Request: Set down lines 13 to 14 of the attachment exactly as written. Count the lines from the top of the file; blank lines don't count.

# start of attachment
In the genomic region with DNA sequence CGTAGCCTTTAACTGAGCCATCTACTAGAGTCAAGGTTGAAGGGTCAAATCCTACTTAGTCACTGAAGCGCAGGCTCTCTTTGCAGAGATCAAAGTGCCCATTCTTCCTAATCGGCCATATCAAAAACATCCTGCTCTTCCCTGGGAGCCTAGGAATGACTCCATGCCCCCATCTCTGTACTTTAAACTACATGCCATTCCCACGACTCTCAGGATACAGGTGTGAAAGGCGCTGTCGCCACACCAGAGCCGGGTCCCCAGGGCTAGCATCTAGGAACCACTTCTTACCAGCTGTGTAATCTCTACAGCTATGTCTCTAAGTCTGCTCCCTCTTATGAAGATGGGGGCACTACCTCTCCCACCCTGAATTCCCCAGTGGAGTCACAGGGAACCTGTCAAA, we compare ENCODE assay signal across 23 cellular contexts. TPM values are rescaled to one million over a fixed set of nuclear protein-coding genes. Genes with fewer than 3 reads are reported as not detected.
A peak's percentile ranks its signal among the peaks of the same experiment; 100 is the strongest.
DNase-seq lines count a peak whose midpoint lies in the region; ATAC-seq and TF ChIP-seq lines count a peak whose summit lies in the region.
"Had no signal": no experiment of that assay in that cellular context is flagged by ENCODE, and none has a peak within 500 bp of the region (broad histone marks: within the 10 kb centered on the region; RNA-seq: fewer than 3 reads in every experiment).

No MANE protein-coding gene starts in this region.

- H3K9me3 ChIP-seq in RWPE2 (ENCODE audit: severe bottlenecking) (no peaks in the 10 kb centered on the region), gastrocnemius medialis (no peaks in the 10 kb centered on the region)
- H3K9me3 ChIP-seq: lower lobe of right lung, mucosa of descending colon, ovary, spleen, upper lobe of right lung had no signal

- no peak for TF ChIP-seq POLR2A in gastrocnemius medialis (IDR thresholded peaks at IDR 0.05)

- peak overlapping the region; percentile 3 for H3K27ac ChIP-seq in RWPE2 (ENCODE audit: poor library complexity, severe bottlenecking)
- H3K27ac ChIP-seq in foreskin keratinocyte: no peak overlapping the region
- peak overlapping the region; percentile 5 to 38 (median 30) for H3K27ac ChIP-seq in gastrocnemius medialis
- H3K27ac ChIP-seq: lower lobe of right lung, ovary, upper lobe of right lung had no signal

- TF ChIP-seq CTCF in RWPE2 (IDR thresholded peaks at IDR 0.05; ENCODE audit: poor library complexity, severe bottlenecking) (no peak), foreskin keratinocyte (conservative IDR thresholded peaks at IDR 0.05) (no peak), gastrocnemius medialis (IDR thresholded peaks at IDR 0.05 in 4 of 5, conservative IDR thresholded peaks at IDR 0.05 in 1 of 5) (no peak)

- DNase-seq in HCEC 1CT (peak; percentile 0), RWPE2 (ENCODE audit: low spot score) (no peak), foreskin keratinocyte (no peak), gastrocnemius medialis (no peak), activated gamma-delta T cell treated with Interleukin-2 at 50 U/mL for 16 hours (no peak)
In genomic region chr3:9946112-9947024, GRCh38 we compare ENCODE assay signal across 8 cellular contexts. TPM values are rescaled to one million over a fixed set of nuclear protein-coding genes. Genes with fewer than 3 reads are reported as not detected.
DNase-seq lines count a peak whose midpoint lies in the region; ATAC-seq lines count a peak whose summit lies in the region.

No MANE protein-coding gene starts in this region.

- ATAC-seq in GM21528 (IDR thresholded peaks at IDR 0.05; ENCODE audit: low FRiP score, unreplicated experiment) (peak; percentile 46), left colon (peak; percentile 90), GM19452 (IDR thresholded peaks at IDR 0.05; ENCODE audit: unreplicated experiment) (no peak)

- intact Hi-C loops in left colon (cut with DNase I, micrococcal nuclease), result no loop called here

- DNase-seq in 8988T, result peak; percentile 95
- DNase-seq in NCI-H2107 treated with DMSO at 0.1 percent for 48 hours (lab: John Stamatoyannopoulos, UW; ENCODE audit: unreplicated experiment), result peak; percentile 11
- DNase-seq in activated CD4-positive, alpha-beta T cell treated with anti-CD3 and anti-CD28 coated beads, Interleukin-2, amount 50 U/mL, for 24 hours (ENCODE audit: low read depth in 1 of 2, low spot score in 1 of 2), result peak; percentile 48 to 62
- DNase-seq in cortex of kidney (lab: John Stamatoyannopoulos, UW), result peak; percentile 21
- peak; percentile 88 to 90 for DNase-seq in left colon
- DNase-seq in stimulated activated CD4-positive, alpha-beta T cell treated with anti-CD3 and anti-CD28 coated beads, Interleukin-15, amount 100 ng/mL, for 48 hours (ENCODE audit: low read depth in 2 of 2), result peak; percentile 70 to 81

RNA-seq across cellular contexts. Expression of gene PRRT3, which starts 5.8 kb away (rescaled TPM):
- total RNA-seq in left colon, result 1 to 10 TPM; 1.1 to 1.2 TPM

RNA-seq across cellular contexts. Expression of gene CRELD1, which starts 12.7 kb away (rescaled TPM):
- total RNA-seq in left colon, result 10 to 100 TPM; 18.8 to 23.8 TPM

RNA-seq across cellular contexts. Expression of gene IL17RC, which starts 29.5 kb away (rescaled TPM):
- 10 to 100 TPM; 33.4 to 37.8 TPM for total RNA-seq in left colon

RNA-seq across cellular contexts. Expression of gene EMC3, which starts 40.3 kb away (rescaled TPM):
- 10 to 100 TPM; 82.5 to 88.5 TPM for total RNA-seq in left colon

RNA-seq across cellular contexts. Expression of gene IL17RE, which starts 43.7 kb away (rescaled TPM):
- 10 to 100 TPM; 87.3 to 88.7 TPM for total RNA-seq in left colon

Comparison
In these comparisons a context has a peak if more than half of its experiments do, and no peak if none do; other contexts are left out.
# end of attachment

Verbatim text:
- TF ChIP-seq CTCF in RWPE2 (IDR thresholded peaks at IDR 0.05; ENCODE audit: poor library complexity, severe bottlenecking) (no peak), foreskin keratinocyte (conservative IDR thresholded peaks at IDR 0.05) (no peak), gastrocnemius medialis (IDR thresholded peaks at IDR 0.05 in 4 of 5, conservative IDR thresholded peaks at IDR 0.05 in 1 of 5) (no peak)

- DNase-seq in HCEC 1CT (peak; percentile 0), RWPE2 (ENCODE audit: low spot score) (no peak), foreskin keratinocyte (no peak), gastrocnemius medialis (no peak), activated gamma-delta T cell treated with Interleukin-2 at 50 U/mL for 16 hours (no peak)